Owens-Corning has underwritten the Counterpoise award annually since it was first awarded in 1959 as a symbol of the company's continuing commitment to excellence in composites technology. Several past Counterpoise award winners, including last year's Alcoa SMART rail car auto hauler, used Owens-Corning's glass fiber reinforcements technologies in their winning designs.
 Past Counterpoise Award Winners
 Year Winning Product Company
 1991 SMART Rail Car Alcoa Goldsworthy Engineering
 1990 APV Van General Motors Corp.
 1989 Beech Starship aircraft Beech Aircraft Company
 1988 Aircraft engine nacelle Grumman Aerospace
 translating cowl
 1987 Composite bowling lane Glastic Company
 1986 Ducting/display panel The Pultrusions Corp.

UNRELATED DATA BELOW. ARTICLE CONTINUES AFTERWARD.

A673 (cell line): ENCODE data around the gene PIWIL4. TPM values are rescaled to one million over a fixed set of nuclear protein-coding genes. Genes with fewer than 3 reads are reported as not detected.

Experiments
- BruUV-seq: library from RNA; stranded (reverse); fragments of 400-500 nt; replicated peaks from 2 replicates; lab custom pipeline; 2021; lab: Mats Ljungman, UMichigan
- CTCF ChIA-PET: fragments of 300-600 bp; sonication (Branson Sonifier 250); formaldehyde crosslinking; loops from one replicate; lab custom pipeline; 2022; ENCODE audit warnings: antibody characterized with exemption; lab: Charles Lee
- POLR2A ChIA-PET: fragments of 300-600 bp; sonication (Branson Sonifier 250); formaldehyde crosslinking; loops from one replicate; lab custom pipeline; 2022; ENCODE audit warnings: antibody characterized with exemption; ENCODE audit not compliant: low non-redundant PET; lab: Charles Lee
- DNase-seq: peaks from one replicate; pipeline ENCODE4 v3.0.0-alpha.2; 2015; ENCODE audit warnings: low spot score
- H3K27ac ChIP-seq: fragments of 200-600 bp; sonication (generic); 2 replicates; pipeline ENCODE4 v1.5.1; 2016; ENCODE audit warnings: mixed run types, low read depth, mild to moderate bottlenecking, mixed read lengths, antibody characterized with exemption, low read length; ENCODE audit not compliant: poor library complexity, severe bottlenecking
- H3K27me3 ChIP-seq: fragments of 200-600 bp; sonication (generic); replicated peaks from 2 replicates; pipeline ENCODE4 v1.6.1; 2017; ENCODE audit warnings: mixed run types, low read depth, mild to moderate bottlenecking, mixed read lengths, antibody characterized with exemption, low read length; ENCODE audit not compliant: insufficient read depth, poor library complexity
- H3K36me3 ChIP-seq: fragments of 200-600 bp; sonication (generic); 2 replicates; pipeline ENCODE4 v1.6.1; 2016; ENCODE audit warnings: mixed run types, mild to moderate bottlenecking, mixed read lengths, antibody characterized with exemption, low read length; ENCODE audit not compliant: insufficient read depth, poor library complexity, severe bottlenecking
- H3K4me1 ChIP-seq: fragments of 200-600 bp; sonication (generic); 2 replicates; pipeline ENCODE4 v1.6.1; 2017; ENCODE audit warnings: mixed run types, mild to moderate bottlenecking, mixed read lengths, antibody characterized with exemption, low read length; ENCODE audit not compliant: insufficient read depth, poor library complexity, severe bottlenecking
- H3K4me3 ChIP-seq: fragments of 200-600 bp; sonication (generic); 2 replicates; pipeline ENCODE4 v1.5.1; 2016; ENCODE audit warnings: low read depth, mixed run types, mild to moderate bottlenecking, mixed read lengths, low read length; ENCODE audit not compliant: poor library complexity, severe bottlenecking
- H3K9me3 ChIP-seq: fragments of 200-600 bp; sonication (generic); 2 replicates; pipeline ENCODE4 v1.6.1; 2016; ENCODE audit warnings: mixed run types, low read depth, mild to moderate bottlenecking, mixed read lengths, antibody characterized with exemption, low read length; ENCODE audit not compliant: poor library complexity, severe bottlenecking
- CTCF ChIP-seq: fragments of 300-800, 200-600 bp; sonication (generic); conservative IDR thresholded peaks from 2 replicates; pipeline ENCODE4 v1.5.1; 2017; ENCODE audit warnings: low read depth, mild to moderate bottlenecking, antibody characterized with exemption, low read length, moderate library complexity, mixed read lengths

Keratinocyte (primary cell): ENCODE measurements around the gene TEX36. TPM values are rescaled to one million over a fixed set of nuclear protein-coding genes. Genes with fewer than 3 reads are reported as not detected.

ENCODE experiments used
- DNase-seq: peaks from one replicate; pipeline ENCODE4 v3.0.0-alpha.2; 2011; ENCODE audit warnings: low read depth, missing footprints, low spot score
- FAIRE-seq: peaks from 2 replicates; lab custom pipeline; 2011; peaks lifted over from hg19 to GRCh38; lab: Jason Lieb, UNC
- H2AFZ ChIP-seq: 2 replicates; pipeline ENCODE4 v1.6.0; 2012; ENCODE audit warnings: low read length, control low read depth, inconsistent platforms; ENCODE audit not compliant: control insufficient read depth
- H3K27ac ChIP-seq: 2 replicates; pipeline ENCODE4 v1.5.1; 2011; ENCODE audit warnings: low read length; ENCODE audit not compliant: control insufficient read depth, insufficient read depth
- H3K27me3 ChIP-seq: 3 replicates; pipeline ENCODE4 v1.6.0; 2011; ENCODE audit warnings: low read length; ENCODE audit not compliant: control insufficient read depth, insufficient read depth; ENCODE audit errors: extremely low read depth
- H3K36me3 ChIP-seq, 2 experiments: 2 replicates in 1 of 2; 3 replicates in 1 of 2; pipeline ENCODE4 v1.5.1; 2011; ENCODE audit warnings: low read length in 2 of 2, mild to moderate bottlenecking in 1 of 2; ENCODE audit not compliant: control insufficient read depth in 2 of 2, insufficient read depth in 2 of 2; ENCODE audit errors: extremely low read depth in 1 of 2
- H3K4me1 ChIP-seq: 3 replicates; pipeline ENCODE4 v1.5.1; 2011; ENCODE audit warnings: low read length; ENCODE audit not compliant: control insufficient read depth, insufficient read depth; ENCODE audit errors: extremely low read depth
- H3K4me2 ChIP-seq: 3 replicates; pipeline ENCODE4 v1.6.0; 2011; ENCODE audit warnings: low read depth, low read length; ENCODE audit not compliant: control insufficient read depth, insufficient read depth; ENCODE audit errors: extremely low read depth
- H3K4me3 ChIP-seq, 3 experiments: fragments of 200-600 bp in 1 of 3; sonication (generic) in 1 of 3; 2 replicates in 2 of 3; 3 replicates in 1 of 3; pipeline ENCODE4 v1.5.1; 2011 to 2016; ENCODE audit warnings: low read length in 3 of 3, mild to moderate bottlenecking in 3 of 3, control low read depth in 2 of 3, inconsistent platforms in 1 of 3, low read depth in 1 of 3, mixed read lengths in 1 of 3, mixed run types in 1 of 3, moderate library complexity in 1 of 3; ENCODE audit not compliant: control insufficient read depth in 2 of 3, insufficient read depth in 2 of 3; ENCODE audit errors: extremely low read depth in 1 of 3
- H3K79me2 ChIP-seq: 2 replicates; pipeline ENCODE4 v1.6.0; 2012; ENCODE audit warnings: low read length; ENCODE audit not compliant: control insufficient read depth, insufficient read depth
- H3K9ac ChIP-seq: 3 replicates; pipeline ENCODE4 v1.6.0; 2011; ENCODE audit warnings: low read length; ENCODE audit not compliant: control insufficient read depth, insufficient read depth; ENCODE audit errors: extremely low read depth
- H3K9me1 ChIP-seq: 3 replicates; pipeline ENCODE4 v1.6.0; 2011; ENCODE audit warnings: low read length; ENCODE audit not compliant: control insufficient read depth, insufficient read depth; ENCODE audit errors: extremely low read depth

1985 Sewing machine parts Singer Company
 1984 Pontiac Fiero General Motors Corp.
 1983 Survival capsule Whittaker Systems
 1982 Glass-reinforced nylon Ford Motor Company
 radiator tank
 1981 Corvette leaf spring General Motors Corp.
 1980 GMC truck door General Motors Corp.
 1979 Bumper system General Motors Corp.
 1978 Dual action station General Motors Corp.
 wagon tailgate
 1977 Circuit breaker Rostone Corp.
 1976 Three parts/Phoenix car General Motors Corp.
 1975 36-inch reinforced Amoco Reinforced Plastics Corp.
 plastic mortar pipe
 1974 Eagle I aircraft Windecker Industries
 1973 GMC Motor Home Premix/EMS
 1972 Insulated, refrigerated Dana-Whitney Company
 cargo container
 1971 Spinnaker pole Grumman
 1970 X-ray machine housing Warminster
 1969 Ford Cobra GT500 car Iona Plastics/A.O. Smith Corp.
 1968 49-foot sailplane Boelkow GmbH (Germany)
 1967 TFX fighter plane nose Brunswick Corp.
 1966 16-foot canoe Old Town Canoe Company